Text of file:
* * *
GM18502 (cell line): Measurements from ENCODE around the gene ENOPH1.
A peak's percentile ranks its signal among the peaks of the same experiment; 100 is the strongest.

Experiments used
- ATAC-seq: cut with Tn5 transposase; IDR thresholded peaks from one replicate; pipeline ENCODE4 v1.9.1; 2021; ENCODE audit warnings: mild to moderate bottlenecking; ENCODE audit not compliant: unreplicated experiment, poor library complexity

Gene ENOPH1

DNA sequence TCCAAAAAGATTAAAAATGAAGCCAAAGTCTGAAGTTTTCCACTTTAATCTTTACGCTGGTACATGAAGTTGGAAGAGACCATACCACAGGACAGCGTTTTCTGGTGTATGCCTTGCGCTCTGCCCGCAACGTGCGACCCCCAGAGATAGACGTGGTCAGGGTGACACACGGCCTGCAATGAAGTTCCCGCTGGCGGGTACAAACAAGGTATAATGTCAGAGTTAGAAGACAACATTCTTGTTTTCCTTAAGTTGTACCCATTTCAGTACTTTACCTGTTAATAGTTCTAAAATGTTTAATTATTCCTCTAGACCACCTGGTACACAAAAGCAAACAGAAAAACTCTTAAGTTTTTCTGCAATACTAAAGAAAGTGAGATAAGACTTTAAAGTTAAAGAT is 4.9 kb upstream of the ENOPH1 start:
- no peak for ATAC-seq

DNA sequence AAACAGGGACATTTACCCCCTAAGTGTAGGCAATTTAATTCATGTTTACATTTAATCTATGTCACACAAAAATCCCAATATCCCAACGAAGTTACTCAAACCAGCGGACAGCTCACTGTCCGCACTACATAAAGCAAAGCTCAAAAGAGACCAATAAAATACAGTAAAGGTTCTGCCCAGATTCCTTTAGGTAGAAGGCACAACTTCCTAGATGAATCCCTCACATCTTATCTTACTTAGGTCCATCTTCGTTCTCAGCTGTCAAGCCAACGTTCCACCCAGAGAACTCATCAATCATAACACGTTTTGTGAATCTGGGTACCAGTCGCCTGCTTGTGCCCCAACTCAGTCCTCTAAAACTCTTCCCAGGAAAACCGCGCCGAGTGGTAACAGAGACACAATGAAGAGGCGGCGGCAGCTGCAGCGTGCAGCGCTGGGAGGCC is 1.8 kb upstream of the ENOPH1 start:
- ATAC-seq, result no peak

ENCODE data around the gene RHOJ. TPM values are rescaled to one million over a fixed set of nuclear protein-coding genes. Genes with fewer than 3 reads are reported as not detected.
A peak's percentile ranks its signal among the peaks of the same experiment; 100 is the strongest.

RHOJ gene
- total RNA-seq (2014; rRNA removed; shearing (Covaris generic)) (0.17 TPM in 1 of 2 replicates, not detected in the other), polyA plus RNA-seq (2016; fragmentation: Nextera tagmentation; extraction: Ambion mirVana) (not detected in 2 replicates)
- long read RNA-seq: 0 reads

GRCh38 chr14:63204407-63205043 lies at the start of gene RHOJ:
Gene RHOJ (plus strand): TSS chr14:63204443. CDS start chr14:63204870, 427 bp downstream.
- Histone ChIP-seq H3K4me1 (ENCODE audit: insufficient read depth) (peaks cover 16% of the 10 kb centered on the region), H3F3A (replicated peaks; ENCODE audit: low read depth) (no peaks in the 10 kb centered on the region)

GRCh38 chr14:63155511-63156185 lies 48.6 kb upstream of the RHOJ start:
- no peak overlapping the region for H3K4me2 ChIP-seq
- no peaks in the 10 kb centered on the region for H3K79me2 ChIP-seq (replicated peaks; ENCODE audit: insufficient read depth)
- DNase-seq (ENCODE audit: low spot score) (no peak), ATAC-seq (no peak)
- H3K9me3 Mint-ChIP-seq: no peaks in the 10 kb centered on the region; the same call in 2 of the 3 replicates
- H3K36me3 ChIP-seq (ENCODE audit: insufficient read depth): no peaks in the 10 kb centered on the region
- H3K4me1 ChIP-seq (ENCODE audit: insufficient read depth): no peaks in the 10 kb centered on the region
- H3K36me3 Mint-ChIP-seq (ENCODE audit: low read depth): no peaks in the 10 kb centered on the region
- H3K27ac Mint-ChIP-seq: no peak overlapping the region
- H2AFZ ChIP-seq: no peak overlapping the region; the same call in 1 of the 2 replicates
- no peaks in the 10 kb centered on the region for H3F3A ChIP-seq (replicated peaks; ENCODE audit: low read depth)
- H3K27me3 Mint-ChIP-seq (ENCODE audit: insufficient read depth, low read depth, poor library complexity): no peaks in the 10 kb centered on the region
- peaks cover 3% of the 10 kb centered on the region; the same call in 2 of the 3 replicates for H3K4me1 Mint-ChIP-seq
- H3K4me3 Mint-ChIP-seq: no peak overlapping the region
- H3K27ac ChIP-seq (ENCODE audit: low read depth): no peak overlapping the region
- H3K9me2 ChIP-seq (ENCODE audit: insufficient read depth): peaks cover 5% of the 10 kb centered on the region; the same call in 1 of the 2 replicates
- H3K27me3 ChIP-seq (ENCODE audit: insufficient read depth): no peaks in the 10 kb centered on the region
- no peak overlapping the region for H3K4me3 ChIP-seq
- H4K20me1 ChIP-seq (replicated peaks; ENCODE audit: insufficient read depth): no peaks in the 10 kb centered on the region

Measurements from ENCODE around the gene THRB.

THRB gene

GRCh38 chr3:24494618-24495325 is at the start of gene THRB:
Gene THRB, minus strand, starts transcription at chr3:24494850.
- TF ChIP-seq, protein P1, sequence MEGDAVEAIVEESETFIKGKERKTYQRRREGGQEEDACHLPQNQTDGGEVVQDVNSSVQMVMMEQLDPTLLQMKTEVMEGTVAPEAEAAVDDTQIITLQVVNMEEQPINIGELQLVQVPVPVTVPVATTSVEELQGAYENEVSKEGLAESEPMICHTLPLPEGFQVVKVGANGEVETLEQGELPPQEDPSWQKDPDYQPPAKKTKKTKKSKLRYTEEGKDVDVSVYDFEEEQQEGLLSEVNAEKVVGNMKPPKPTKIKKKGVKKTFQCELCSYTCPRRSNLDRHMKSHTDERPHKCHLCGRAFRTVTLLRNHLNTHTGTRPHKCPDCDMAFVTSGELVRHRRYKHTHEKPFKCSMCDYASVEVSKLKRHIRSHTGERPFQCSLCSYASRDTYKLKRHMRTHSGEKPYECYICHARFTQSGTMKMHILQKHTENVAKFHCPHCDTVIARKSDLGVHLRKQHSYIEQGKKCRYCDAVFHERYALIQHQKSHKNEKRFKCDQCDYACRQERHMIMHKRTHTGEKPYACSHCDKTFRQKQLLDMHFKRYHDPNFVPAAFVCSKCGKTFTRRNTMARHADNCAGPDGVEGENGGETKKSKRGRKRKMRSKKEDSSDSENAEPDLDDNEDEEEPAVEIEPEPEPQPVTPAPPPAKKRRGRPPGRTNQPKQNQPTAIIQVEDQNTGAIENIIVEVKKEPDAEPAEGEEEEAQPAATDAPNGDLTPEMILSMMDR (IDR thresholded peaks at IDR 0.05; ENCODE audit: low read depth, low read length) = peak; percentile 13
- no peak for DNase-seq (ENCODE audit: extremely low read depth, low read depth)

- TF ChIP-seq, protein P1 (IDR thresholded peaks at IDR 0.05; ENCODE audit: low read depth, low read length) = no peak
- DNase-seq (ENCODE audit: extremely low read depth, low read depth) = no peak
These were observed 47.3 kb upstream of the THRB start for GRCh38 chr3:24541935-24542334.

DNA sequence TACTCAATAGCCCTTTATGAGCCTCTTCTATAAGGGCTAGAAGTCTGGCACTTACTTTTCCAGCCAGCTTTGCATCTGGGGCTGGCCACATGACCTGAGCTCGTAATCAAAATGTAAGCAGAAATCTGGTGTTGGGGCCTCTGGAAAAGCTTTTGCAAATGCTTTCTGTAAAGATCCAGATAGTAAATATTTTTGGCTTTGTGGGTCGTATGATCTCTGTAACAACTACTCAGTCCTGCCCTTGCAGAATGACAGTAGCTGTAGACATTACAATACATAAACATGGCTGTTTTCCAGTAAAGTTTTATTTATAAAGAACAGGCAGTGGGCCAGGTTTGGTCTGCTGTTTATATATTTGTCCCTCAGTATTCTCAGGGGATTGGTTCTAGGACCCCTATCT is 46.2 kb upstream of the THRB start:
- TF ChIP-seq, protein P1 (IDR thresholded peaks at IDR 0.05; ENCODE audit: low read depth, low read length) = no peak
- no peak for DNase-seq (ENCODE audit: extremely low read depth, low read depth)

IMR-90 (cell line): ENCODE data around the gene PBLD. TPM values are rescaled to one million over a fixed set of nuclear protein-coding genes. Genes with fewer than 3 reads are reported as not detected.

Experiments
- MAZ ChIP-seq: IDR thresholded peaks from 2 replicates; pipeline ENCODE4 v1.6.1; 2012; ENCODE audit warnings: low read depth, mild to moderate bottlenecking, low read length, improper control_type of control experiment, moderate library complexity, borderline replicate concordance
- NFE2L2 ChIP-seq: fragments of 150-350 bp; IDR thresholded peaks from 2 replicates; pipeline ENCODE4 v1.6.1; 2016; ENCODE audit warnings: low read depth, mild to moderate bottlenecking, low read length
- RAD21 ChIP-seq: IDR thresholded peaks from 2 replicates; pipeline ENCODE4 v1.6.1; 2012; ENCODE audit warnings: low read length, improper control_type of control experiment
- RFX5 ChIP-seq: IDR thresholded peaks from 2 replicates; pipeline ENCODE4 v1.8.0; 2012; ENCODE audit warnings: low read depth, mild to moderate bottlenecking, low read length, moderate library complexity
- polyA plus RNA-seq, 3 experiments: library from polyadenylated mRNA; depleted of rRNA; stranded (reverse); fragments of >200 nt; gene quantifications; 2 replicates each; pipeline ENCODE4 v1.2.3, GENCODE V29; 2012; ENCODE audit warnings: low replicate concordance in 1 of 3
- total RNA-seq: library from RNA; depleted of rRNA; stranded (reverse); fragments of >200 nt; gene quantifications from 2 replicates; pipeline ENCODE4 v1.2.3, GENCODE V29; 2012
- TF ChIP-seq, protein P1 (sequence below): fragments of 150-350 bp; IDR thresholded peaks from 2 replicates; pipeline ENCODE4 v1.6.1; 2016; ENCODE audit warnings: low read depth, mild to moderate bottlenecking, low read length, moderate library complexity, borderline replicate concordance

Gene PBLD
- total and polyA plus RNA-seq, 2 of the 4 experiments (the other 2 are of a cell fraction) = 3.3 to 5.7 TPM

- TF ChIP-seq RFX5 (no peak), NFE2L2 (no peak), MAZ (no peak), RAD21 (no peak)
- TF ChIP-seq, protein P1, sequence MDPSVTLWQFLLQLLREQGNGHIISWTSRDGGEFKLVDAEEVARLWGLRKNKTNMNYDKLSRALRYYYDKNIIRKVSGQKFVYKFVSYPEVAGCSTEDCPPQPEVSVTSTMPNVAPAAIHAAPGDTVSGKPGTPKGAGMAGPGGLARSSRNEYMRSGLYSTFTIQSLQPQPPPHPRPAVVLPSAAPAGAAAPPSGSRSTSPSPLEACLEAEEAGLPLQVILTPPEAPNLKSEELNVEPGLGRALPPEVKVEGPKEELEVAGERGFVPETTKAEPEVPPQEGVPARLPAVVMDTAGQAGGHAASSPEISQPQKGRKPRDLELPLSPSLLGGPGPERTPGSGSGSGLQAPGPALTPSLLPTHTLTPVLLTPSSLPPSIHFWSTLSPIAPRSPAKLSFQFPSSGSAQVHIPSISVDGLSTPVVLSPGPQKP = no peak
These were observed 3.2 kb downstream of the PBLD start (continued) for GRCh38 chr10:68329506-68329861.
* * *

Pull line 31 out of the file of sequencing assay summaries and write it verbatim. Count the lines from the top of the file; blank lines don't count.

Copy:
- H3K4me3 Mint-ChIP-seq: no peak overlapping the region